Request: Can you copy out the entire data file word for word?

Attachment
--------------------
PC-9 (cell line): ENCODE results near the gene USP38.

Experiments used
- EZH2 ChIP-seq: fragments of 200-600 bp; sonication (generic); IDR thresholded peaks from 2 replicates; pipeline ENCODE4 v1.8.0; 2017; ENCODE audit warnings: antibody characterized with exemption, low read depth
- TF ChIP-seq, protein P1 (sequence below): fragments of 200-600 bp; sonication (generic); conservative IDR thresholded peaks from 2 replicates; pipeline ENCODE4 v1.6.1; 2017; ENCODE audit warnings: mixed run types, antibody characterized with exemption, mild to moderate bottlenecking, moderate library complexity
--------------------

PC-9 (cell line): ENCODE results near the gene USP38.

Experiments used
- EZH2 ChIP-seq: fragments of 200-600 bp; sonication (generic); IDR thresholded peaks from 2 replicates; pipeline ENCODE4 v1.8.0; 2017; ENCODE audit warnings: antibody characterized with exemption, low read depth
- TF ChIP-seq, protein P1 (sequence below): fragments of 200-600 bp; sonication (generic); conservative IDR thresholded peaks from 2 replicates; pipeline ENCODE4 v1.6.1; 2017; ENCODE audit warnings: mixed run types, antibody characterized with exemption, mild to moderate bottlenecking, moderate library complexity